Wednesday, November 20

Week six: Anonymous Heaps accuser speaks out, USAC seats unfilled, debate pulled from UCLA


(Marilyn Chavez-Martinez/Daily Bruin senior staff, Ashley Kenney/Daily Bruin, Jintak Han/Daily Bruin senior staff and MacKenzie Coffman/Daily Bruin senior staff)

(Marilyn Chavez-Martinez/Daily Bruin senior staff, Ashley Kenney/Daily Bruin, Jintak Han/Daily Bruin senior staff and MacKenzie Coffman/Daily Bruin senior staff)


This Week in the News serves as The Quad’s space for reflection on current events at and around UCLA. Every week, Daily Bruin staffers will analyze some of the most significant stories to keep readers up to speed.

The first wave of midterms may be coming to a close, but the news cycle hasn’t slowed one bit. From the Democratic National Committee pulling its presidential primary debate from UCLA to the men’s basketball opener and the Undergraduate Students Association Council representative seats left vacant, there’s a lot to discuss this week at UCLA.

Anonymous accuser publicly speaks out against Heaps following court hearing

James Heaps, a former UCLA obstetrician-gynecologist, was publicly criticized Wednesday by one of the women who have filed sexual assault lawsuits against him. Heaps currently has at least 20 civil lawsuits against him after he was arrested in June for charges of sexual battery by two former patients.

Julie, who only revealed her first name, was diagnosed with human papillomavirus infection and a high risk for cervical cancer by Heaps in 2015, after being a patient of his since 2005.

Plaintiffs claim that Heaps made inappropriate comments and sexual advances during visits, with more and more claims being received by law firms on a daily basis. UCLA Health has come under criticism for failing to respond to the complaints.

The next preliminary hearing will be held Dec. 5 in Department W31 of the Airport Courthouse.

Two USAC representative seats left unfilled after alleged election code violation

Two of the Undergraduate Students Association Council’s undergraduate government seats have been left unfilled after the undergraduate students council’s meeting Tuesday.

The USA Judicial Board’s chief justice decided not to swear in Orion Smedley and Brandon Broukhim at the meeting, amid allegations that Smedley violated the election code. Additionally, the election board chair, Kyana Shajari, resigned Tuesday during a discussion of her performance during the elections.

A special election was held in the fall after USAC was unable to fill three seats during the 2019 spring election. Despite the fall special election, two seats still remain vacant following Tuesday’s council meeting.

Smedley allegedly violated the election rules by campaigning on the Hill, though he feels the will of the student body is being ignored by USAC with his deferral. Broukhim was not sworn in because if Smedley is found to be in violation of the rules, Broukhim’s election status may change.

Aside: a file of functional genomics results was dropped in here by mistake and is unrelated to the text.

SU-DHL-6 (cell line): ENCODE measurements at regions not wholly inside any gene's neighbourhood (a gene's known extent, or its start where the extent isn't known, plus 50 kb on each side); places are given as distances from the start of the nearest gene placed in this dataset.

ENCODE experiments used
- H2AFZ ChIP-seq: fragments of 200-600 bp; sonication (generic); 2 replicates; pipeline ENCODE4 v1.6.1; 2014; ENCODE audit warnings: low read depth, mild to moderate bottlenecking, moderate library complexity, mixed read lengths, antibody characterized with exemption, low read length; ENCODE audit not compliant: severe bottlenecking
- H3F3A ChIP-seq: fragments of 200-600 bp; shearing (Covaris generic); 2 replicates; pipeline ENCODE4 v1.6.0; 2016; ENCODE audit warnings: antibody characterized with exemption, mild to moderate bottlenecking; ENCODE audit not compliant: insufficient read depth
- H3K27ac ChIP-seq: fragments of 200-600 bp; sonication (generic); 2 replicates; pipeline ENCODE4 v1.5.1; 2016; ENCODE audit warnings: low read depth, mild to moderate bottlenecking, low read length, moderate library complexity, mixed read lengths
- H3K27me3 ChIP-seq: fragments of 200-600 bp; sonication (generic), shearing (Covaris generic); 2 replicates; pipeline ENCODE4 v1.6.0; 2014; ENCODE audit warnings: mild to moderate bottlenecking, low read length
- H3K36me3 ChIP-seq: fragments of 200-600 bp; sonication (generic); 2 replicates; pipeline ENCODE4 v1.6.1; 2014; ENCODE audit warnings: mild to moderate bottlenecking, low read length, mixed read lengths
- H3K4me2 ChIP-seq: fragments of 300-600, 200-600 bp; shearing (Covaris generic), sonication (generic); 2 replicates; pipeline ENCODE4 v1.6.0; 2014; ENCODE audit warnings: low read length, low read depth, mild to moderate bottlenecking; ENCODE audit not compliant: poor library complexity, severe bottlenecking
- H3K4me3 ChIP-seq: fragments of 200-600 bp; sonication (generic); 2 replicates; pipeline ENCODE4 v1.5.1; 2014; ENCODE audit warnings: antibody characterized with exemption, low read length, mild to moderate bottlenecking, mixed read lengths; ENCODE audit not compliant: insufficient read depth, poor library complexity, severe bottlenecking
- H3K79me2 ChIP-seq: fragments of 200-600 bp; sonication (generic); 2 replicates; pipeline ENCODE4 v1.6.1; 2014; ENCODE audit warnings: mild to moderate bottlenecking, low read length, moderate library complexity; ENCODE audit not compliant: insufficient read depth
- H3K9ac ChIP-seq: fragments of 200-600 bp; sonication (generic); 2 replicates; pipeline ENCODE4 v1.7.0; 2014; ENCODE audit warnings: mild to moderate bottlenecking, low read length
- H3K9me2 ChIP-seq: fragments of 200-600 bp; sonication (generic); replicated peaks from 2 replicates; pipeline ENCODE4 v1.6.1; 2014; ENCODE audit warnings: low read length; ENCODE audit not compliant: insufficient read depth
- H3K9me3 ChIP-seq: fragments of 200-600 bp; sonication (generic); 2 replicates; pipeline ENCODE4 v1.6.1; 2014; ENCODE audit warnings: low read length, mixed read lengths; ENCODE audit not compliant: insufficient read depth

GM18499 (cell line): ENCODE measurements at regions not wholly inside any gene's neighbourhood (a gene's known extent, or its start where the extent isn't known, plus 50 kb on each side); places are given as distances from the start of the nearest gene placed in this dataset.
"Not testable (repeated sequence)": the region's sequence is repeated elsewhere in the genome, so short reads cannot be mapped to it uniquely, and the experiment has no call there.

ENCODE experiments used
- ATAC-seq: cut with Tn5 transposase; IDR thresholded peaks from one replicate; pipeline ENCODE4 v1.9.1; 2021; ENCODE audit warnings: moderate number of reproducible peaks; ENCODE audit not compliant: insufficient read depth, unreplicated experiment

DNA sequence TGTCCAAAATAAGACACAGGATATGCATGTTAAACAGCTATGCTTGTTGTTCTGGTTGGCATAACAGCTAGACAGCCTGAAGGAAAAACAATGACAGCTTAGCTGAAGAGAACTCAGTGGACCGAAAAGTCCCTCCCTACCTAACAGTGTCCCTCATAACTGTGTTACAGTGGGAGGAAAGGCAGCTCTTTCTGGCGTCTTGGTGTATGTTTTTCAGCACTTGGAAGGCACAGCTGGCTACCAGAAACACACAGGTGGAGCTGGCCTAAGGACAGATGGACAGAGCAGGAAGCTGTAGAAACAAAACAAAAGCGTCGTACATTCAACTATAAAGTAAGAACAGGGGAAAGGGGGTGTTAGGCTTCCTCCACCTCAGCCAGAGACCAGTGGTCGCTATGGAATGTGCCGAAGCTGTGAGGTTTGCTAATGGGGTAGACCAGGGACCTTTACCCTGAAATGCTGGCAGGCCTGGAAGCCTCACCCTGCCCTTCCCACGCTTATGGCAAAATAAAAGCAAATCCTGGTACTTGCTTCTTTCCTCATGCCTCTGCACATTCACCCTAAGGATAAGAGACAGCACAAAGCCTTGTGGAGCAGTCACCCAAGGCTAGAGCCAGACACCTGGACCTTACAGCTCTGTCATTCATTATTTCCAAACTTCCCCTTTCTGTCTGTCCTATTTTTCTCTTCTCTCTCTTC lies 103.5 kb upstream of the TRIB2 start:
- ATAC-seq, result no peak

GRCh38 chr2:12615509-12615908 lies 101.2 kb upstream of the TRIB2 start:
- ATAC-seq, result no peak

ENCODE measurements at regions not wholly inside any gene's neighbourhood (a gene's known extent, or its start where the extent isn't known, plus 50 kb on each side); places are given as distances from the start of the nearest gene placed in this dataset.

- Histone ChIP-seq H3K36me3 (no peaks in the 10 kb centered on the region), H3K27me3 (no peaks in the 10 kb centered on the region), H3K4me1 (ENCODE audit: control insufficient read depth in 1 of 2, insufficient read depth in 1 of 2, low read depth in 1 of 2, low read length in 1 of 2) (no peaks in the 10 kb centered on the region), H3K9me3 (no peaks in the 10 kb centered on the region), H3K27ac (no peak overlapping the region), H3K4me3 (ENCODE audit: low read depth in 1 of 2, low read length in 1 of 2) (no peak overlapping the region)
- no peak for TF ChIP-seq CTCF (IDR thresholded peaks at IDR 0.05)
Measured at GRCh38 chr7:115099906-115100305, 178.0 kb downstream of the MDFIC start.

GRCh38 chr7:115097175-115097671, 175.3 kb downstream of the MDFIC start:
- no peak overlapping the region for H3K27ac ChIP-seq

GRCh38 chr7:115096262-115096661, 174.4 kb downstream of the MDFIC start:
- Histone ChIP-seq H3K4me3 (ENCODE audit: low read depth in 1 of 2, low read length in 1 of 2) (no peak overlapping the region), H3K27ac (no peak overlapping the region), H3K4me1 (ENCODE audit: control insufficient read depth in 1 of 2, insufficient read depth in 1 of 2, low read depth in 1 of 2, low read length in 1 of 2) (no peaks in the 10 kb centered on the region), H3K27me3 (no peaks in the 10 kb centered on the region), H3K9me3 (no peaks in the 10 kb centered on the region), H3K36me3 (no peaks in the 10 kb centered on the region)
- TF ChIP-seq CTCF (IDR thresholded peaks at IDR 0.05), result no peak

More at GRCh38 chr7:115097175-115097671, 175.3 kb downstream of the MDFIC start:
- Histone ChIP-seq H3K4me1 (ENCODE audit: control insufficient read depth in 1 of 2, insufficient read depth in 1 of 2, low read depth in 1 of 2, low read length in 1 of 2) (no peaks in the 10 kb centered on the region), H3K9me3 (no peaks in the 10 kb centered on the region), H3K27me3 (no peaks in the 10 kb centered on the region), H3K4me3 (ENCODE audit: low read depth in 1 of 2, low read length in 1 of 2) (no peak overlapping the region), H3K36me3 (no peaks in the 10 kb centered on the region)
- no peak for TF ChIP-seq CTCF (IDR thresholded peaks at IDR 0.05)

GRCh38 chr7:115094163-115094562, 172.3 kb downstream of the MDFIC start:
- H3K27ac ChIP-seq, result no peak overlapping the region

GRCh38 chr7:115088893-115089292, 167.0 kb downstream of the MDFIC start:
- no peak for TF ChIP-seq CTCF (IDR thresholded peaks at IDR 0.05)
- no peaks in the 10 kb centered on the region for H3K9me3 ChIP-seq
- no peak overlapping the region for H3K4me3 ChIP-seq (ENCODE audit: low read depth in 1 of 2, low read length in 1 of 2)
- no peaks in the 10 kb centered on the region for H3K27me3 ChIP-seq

Shajari said she resigned because of the council’s unrealistic expectations of election board chairs, and she felt that the council was biased against her.

Lecturer bears in mind student involvement in class with stuffed animal gifts

Quyen Di Chuc Bui, a professor of introductory and advanced Vietnamese classes at UCLA, shows his love for his students by giving them stuffed animals each week. He has been giving out stuffed animals in his introductory classes for the past five years to reward and motivate students.

He also brings food for students in his advanced classes. Amy Nguyen, a second-year pre-psychology student, posted a video of Chuc Bui with his stuffed animals to Twitter, where it soon went viral.

“I would like to give my students love before I teach (them) something,” Chuc Bui said. “I think the way to the heart is shorter than the way to the mind. So I get to my student’s heart first, then I get their mind.”

Nguyen and other students shared that the gesture showed them Chuc Bui is dedicated both to their learning and their well-being.

Democratic National Committee pulls 6th presidential primary debate from UCLA

UCLA has agreed not to host the sixth Democratic presidential primary debate after the Democratic National Committee asked to have it moved following concerns raised by the American Federation of State, County and Municipal Employees Local 3299.

The debate was to be held in UCLA’s Royce Hall on Dec. 19, with some tickets to be distributed to students and alumni.

The change comes after AFSCME Local 3299 called for a boycott against speakers at any UC campuses while they disputed labor and wages with the University.

Men’s basketball overcomes Long Beach State in season opener with late comeback

The UCLA men’s basketball team was victorious in its season opener against Long Beach State on Wednesday in Pauley Pavilion.

The Bruins had a late comeback after trailing behind until the 3 minutes, 34 seconds mark of the second half, taking the lead with only 2:14 remaining.

After giving up 33 points to Long Beach State in the first half, UCLA’s defense managed to hold back the Beach in the second half. Coach Mick Cronin is putting his efforts into the defensive end this season, said junior guard Chris Smith.

The offense, on the other hand, was dealing with the loss of its top-three scorers from last season: Kris Wilkes, Jaylen Hands and Moses Brown, all of whom went to the NBA.

Cronin said it will take some time for the offense to get back into a rhythm, particularly with the younger players.

UCLA will host UC Santa Barbara at 4 p.m. on Sunday.

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